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Is there a way to break the Brexit deadlock?

Is there a way to break the Brexit deadlock?
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By Euronews
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MPs voted against Prime Minister Theresa May's Brexit deal this week, as well as rejecting crashing out of the EU with no deal and for an extension to Article 50. But what does this mean now?

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British MPs voted on Thursday to push back the UK's departure from the EU until at least June 30, 2019, if parliament agrees to a withdrawal deal by March 20.

Earlier this week, lawmakers also voted against Prime Minister Theresa May's Brexit deal and against crashing out of the bloc with no deal.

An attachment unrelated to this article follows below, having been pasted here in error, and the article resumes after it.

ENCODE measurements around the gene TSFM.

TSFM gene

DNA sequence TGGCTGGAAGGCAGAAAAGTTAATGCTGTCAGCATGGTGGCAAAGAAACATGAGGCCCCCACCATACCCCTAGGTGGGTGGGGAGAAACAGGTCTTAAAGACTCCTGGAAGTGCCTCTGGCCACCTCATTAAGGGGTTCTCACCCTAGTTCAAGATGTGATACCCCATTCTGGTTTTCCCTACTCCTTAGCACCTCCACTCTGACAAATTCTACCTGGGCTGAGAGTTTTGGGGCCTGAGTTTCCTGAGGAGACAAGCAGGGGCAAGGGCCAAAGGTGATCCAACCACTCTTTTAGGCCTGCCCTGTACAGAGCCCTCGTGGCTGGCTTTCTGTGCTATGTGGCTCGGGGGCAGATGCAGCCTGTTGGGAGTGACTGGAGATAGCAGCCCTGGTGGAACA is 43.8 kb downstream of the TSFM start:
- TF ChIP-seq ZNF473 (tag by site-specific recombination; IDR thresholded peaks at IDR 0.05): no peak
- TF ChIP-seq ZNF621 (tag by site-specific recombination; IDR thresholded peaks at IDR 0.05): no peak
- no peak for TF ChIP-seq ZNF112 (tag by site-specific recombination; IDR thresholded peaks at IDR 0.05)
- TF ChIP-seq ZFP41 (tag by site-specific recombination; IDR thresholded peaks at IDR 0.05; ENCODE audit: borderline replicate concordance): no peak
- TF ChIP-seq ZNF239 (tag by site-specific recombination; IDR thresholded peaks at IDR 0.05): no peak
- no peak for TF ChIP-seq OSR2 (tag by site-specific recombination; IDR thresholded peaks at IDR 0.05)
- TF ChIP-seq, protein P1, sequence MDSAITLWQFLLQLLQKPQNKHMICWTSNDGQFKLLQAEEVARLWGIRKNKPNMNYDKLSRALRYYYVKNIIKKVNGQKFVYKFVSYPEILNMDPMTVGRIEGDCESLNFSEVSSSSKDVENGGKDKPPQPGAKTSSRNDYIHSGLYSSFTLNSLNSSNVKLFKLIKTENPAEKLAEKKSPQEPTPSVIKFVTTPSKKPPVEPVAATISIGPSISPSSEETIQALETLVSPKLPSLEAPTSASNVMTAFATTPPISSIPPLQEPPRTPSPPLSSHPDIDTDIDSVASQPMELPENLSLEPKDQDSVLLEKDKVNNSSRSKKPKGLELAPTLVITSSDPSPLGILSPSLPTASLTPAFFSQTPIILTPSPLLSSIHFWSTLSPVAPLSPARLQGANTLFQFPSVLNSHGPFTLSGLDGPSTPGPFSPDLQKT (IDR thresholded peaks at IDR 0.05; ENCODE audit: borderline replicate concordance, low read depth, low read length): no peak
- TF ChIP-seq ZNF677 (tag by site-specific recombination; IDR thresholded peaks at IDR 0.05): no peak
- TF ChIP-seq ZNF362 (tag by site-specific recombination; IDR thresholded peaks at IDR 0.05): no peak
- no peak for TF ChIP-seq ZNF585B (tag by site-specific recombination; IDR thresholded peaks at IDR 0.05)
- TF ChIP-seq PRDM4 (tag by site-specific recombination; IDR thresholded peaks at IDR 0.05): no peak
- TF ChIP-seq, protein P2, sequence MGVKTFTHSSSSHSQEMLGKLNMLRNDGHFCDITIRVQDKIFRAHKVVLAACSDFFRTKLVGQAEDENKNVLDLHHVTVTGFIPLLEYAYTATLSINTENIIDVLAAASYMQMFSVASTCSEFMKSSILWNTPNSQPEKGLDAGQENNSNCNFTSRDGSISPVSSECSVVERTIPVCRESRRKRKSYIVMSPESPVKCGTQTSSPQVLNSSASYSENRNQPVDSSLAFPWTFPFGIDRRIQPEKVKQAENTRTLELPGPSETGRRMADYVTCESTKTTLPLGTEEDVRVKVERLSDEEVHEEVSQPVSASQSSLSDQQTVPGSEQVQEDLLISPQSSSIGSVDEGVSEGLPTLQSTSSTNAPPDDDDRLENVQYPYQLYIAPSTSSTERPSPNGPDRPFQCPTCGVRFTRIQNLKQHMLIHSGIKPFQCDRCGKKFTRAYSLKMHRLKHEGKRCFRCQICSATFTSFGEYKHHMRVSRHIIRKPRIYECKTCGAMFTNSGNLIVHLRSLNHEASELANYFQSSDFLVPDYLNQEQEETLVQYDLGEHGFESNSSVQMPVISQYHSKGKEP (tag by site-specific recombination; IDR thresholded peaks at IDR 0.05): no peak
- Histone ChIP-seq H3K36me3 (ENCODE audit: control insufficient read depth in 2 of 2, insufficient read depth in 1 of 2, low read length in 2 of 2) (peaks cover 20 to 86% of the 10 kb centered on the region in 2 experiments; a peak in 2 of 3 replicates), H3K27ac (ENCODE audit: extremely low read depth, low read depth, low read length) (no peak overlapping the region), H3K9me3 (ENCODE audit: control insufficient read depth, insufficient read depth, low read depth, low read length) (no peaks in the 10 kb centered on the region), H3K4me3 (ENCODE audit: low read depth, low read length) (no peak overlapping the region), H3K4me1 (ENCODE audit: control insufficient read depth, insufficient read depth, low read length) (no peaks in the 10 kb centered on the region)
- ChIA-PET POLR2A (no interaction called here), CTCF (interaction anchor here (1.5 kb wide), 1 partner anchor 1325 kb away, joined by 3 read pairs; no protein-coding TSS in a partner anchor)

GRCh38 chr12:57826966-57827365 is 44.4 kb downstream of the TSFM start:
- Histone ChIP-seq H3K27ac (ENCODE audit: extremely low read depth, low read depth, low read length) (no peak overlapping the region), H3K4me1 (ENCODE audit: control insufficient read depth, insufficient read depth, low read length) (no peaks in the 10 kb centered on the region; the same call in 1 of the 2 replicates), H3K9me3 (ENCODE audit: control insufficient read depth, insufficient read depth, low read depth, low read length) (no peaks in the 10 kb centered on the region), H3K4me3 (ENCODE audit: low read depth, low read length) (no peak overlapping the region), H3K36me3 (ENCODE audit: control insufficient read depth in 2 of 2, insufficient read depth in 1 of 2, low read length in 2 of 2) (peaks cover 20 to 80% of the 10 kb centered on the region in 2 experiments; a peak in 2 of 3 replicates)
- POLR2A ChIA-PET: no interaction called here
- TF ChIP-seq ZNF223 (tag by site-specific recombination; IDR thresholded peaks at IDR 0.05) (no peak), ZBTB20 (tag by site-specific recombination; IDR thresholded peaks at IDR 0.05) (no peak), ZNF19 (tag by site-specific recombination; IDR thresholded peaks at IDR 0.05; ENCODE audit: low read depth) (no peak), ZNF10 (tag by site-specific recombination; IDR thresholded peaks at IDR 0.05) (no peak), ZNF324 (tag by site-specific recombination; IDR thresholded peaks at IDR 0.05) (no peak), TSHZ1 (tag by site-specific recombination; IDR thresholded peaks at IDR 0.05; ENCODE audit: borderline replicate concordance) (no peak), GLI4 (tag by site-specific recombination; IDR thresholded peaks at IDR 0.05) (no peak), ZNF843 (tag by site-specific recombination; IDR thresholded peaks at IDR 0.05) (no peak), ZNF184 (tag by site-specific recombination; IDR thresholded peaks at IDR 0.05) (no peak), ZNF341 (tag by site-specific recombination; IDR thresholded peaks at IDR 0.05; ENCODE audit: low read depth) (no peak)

Theresa May will now seek an extension to Article 50, which is the term for the negotiation period. There will be two options on the table: either a short extension or a long extension.

But any extension will be determined by the remaining EU27, who can veto any delay.

So what is the way to break through the gridlock? Euronews asked former EU Commission President and Italian Prime Minister Roman Prodi whether the 27 EU members should grant an extension and if so at which conditions.

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